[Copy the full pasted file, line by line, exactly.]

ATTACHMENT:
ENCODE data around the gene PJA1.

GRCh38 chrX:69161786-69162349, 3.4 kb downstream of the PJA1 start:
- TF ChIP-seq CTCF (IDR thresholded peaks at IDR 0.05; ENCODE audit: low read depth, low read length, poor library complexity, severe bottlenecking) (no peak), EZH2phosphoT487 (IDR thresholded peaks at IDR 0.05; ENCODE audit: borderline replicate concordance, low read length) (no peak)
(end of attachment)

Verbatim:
ENCODE data around the gene PJA1.

GRCh38 chrX:69161786-69162349, 3.4 kb downstream of the PJA1 start:
- TF ChIP-seq CTCF (IDR thresholded peaks at IDR 0.05; ENCODE audit: low read depth, low read length, poor library complexity, severe bottlenecking) (no peak), EZH2phosphoT487 (IDR thresholded peaks at IDR 0.05; ENCODE audit: borderline replicate concordance, low read length) (no peak)